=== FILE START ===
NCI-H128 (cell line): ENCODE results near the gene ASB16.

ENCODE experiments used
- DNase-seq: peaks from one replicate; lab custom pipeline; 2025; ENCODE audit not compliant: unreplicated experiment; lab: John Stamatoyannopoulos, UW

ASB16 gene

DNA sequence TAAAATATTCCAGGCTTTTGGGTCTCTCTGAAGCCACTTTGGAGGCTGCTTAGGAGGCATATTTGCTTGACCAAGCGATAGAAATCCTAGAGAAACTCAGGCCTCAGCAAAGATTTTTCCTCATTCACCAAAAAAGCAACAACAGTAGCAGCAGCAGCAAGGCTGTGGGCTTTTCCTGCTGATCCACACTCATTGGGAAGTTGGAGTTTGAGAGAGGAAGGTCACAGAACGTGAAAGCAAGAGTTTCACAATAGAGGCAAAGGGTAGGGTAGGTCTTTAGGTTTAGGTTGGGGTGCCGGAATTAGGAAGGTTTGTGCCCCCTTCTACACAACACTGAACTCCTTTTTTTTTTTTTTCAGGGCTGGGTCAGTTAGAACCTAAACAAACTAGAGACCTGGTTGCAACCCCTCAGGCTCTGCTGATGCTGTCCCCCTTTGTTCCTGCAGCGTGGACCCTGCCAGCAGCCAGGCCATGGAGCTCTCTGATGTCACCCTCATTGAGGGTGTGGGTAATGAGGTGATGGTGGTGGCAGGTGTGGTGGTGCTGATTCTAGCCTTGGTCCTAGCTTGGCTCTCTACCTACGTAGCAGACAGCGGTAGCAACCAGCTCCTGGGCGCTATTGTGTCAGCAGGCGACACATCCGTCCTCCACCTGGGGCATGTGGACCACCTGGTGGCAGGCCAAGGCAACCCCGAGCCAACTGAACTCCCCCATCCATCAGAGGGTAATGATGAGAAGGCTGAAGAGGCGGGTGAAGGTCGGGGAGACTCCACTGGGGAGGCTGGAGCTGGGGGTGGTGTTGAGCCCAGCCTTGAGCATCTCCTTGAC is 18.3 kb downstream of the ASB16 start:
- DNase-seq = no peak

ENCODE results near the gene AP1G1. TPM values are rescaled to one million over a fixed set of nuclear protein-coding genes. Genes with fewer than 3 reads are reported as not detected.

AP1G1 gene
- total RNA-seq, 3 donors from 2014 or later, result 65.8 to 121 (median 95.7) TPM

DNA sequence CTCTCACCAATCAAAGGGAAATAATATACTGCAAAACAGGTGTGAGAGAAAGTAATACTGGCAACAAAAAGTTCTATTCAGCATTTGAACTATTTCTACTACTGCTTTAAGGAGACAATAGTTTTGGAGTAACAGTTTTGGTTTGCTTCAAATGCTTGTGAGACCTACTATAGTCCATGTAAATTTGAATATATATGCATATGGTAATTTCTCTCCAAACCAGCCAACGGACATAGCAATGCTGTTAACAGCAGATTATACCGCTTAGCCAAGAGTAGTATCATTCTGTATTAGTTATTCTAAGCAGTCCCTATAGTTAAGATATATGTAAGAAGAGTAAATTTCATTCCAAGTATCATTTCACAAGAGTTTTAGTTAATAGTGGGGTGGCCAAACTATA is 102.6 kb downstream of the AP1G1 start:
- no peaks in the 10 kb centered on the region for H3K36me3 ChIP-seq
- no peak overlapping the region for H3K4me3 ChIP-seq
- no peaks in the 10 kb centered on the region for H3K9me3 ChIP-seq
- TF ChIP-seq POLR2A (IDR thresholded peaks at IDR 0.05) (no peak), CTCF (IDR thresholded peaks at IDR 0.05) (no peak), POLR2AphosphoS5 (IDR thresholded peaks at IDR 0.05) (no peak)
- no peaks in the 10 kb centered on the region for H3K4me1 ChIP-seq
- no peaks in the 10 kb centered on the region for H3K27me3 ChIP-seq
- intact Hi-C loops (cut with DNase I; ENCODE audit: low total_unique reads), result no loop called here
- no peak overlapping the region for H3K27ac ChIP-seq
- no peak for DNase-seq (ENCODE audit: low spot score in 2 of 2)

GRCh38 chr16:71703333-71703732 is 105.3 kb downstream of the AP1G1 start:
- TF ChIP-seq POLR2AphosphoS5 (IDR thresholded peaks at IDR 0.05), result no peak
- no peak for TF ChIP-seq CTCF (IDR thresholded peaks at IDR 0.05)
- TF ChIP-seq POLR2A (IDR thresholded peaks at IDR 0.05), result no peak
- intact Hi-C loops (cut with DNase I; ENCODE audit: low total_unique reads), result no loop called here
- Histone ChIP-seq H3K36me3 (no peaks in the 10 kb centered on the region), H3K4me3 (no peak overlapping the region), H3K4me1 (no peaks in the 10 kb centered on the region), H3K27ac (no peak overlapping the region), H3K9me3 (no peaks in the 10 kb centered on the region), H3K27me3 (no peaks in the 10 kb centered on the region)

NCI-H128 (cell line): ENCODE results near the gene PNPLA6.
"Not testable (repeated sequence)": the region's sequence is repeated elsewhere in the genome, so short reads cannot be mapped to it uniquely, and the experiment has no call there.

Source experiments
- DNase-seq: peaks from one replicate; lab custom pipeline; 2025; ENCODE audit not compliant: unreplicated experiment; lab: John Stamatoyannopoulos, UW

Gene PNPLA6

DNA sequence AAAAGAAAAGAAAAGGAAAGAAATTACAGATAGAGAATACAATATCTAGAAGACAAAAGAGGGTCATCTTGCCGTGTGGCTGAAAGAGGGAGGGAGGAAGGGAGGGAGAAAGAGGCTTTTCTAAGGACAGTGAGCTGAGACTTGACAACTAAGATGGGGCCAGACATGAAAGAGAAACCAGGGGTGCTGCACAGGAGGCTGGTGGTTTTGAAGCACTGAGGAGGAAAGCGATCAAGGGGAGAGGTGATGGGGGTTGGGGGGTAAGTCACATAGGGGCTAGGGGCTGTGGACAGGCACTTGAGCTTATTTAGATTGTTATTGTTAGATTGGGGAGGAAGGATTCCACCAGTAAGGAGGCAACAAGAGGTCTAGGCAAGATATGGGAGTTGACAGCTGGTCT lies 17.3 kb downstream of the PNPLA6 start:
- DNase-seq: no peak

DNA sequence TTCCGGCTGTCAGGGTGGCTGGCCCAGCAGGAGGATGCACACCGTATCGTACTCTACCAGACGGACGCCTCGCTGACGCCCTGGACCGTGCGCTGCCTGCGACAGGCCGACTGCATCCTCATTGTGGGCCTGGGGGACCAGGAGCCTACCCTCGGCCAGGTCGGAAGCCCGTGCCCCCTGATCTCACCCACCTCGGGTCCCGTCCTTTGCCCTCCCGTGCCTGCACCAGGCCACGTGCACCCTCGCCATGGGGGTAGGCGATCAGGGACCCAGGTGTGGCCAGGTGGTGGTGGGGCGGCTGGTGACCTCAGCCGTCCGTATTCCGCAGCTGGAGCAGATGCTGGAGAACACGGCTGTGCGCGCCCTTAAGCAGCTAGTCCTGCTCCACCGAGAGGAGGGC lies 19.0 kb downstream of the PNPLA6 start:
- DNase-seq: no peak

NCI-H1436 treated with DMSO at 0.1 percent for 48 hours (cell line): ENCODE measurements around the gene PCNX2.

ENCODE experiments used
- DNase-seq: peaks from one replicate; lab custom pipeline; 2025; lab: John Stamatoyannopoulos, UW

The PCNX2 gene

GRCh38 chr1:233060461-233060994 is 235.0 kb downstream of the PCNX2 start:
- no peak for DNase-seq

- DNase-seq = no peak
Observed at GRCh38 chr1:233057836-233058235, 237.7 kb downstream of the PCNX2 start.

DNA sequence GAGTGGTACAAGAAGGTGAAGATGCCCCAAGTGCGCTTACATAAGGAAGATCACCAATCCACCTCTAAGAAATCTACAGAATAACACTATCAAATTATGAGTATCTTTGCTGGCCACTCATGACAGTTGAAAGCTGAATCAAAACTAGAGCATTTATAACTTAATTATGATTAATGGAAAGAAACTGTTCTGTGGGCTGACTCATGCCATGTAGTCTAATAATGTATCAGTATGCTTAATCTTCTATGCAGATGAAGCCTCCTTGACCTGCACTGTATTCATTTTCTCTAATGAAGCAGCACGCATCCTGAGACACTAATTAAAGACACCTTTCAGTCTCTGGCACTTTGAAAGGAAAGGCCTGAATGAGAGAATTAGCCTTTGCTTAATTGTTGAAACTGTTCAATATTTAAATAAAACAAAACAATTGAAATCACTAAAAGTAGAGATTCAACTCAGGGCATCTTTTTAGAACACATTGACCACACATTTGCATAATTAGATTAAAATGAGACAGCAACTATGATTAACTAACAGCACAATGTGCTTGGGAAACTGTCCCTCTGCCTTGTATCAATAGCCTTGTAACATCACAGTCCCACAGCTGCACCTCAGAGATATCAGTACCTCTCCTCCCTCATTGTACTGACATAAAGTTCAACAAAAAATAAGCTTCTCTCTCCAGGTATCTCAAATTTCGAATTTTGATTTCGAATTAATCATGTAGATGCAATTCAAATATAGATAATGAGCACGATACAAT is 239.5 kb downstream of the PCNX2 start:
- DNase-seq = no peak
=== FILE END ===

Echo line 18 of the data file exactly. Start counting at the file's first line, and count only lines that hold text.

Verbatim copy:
- no peak overlapping the region for H3K27ac ChIP-seq